I giggle to myself just now! A profound revelation: My Public Storage Unit is a home away from home. I knew about the Perma-Pak Portable Storage File for some time, but was a little afraid to look within. It contains my remote past, with many musty documents that tell some of the story of my teenage life, from the early to mid-1960s. But I opened it anyway, in spite of my fears for what I’d find. Suddenly, I remember; I aspired to be an artist, and worked in pastels at my humble desk in North Dallas.
One pastel retrieved from this ancient archive box, is a complete rendering of the designated leader of The Beatles, John Lennon, while the other pastel is an incomplete portrait of clever Beatles’ bassist, Paul McCartney. Well, some of it is starting to return to my feeble memory now. It’s August of 1965, my family pulls into a Fox and Jacobs house in suburban North Dallas, moves into the house (painfully), and attempts to settle into the neighborhood, ‘Friendly Dallas’ as it were.
It was hotter than Hell, and I relieved a good amount of tension I had by creating these pastels in my bedroom, fancying myself to be the next Van Gogh or the next Salvador Dali, yet knowing full and well, I was nothing more than the house yard boy, that was about to begin the seventh grade at a brand new school, Gooch Elementary. But when inside my room alone, I was King; Beatles’ singles and LPs were blaring out constantly from a cheap Sears Roebuck monophonic record player!
I do recall how tense things seemed there in Dallas; the Vietnam War was escalating then, and this may be part of the reason for a recognizable crackling whiff of tension and hostility, wafting through the atmosphere. The assassination had occurred only a year and half ago, but I was too young to see this might be why the social atmosphere was so tightly wound, like Fourth of July Black Cats about to fire off all around us (see Apocalypse Now).
So now I can see (by writing this out on paper) why I escaped into a fantasy world of Art and (was mesmerized by) the overflowing optimism, projected by The Fab Four. My pastels are not too good, but there not too bad either. I would purchase Beatles’ bubblegum cards up at the local 7-Eleven, and I would then copy the photos on the bubblegum cards with pencil first, onto my 24 sheet No. 36 Student Charcoal Paper Pad (purchased at S.A.G.E. for 51 cents), then fill it in with dazzling pastel colors.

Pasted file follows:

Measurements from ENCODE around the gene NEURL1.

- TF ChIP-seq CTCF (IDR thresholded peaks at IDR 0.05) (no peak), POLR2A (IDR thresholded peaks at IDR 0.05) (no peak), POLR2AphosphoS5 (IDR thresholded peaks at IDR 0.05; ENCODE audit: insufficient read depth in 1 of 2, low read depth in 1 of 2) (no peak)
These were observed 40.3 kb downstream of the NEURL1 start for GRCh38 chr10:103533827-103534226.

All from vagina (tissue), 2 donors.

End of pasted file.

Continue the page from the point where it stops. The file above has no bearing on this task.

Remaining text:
Sudden Flash! Some more of the August of 1965 saga returns to me. I knew it would be painful to open up that box, since it contains so many memories I tried so hard to forget. I know you’ve heard people say the 1960s were so wonderful, but if the truth be told, they were actually very painful. But the time of the John & Paul pastels can be dated close to the release date of the movie Help! (John’s pain). I saw it at a Gordon McLendon theater (the Preston Royal) in North Dallas. Later on during the ’70s I saw Halloween here (when I managed a Baskin-Robbins IC store).
Around this same time, I began to indulge in some over-the-top Beatles’ Worship; especially towards John Lennon, who I thought was the greatest genius since Ludwig Van! I will explain away this worship (forty-seven years later) as an innocent form of escape. I needed to feel better about myself and fancied I might become a great musician (some day) and a brilliant songwriter to boot (just like John & Paul), or perhaps a gifted pastel artist, who could whip out a perfect portrait in mere minutes, with a few strokes of pencil and charcoal. I’ll show you my pastel of the famous dolphin Flipper sometime, if you like.